In disciplines such as science, mathematics and engineering, the matter of authority is relatively unproblematic.  These disciplines properly rely on the consensus of their academic community. But things are not so straightforward in the arts. Here there is more debate and disagreement; and, consequently, more room for indoctrination.

We should keep in mind, though, that students can compare the gospel according to Professor Smith with the gospel according to Professor Jones and reach their own conclusions. Indoctrination is maximally effective only when all disagreement is expunged. For instance, in schools such as Liberty University or Oral Roberts University the Bible, as interpreted by one or another preacher, is the ultimate authority. Hence the physical universe is officially designated as the direct creation of God —the one and only great designer and lawgiver. Consequently, life science professors must teach the “true belief” that the man-made concept of evolution is patently false.

Oral Roberts had his own interpretation of the Bible

Should life science professors give equal time to creation “science” in order to avoid indoctrination? (You might recall George W. Bush advocated this when he was President.) No, because creation “science” is not science, but religion. Why? Because it relies on an a piori faith commitment rather than empirical evidence.

That is why schools that teach creation “science” and the supremacy of the Bible over all other forms of knowledge are not institutions of higher education, but institutions of more elaborate indoctrination. Liberty University and Oral Roberts University come immediately to mind.

Teaching To

Teaching to must evoke far greater student commitment than teaching how to.  You can teach someone how to read, for example, but that doesn’t mean you have taught him or her to read. Likewise, you can teach someone how to be a Roman Catholic. But that is no guarantee you have taught them to actually be Roman Catholic.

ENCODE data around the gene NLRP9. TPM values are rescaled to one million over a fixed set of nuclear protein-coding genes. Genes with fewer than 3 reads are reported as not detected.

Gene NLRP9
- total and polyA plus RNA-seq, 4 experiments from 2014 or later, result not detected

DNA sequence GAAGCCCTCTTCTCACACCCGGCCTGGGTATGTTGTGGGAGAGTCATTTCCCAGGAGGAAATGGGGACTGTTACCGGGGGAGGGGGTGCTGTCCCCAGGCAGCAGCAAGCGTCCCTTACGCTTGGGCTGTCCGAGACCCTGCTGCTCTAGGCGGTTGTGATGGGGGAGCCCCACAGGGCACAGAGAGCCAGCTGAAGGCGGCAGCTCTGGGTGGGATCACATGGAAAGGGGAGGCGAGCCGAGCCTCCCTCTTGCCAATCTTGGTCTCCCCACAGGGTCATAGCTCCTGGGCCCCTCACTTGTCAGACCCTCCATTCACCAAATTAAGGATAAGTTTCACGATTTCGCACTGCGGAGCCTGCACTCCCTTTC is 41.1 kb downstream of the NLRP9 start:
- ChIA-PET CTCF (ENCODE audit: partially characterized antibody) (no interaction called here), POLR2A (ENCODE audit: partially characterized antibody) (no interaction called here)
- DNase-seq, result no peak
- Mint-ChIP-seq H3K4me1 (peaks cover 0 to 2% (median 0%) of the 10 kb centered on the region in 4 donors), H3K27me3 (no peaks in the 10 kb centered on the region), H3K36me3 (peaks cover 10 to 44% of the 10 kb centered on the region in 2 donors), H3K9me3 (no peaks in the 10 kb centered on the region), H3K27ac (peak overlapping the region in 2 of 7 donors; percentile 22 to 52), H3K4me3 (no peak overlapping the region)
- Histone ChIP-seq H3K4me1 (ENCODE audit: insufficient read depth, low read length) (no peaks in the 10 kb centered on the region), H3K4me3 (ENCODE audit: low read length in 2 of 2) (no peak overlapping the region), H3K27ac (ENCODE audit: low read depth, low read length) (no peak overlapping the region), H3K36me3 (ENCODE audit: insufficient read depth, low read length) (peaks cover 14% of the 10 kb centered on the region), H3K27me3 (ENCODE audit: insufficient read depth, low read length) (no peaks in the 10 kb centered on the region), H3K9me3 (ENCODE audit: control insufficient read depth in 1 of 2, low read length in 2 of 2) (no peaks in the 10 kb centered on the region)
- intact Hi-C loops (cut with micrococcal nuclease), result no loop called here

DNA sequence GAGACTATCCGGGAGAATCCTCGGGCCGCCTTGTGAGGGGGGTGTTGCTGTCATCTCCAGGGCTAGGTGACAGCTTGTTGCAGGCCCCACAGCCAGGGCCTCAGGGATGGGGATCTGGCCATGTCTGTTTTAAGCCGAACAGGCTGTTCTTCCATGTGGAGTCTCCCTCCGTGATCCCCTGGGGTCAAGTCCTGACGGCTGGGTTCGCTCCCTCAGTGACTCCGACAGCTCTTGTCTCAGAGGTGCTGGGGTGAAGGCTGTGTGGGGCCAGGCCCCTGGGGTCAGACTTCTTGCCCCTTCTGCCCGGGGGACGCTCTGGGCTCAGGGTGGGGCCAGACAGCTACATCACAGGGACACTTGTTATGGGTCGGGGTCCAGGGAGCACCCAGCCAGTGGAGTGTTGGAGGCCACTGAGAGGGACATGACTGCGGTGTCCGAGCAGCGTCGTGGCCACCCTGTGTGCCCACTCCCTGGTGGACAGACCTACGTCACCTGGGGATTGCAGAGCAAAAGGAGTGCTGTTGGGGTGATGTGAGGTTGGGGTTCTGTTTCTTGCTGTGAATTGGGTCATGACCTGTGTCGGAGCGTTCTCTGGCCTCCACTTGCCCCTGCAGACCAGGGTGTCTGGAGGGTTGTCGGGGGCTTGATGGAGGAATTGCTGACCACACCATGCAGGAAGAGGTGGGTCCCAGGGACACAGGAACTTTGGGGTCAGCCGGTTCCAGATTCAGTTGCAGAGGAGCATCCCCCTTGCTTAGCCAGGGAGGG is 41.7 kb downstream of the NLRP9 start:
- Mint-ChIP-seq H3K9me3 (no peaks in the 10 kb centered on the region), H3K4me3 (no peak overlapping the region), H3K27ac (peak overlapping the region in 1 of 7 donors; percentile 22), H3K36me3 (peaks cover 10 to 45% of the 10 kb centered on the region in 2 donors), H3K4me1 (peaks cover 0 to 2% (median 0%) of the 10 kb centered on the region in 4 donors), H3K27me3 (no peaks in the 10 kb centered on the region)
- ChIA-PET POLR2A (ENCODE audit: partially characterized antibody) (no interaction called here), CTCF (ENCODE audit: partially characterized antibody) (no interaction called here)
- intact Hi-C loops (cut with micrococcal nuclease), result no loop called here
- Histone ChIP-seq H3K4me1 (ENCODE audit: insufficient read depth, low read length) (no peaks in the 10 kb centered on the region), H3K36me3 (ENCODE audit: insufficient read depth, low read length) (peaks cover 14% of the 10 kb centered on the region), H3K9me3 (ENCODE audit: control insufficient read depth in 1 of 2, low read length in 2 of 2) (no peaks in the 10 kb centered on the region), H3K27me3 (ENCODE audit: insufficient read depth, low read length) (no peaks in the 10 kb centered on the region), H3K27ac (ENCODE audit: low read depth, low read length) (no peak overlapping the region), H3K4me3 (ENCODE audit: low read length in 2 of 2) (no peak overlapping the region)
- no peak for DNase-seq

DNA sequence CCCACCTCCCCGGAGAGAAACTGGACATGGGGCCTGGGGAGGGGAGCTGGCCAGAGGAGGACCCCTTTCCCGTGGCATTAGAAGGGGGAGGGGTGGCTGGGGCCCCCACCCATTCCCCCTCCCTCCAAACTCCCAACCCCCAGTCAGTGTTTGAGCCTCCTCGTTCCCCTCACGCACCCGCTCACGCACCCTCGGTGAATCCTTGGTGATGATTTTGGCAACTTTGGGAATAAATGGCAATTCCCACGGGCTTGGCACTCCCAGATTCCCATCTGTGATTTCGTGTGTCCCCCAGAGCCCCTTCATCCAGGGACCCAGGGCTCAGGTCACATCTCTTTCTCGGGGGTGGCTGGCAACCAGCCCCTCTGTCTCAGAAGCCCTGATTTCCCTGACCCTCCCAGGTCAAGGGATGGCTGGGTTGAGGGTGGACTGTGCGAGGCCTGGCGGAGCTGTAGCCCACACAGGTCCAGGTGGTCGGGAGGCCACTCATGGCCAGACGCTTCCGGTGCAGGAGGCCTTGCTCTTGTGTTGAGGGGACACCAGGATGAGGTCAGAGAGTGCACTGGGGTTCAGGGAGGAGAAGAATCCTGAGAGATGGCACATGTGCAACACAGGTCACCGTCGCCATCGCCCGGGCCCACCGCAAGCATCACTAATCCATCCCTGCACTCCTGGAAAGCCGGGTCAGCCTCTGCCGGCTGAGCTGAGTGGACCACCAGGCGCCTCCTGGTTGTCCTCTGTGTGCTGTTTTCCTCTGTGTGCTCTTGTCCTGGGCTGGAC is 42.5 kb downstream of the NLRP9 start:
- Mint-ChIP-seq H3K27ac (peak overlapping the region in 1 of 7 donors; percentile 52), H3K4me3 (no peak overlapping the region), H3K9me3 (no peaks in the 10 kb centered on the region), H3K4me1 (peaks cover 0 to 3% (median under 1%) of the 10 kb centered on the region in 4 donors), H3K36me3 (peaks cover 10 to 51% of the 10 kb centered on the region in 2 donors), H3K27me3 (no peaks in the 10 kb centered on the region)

Successfully teaching someone to do something, that is to actually embrace it, is orders of magnitude more difficult than teaching them how to. It can come down to fostering a deep and abiding love in students for what they are learning to do. Imagine a ballerina who practices until her feet bleed because while she was learning how to dance, she also was learning to dance.

This also applies to just teaching someone how to read, versus teaching them to read. The later occurs when a student reads because he or she wants to. They have learned to enjoy reading for its own sake. The teacher who accomplishes this transformation deserves special respect.

Does teaching to require indoctrination? Not when it is the artful fostering of a love or passion. Unfortunately, artful cultivation is not the only way to foster a deep passion — particularly if it is religious or political. The other way involves daily programming, preferably from early childhood, in isolation from competing messages. Doubt and dissent are unwelcome — even punished. Students are repeatedly told how they should think, act and feel. Shame and guilt are instruments of control; and students are encouraged to believe that they are being inducted into a special group that stands apart in important ways from the great mass of humanity. What kind of teaching is this? It is indoctrination, in spades.

Nazi indoctrination taught them to die for the Fuhrer

Education and indoctrination are two very different things. They both involve teaching and learning. But that is where the similarity ends.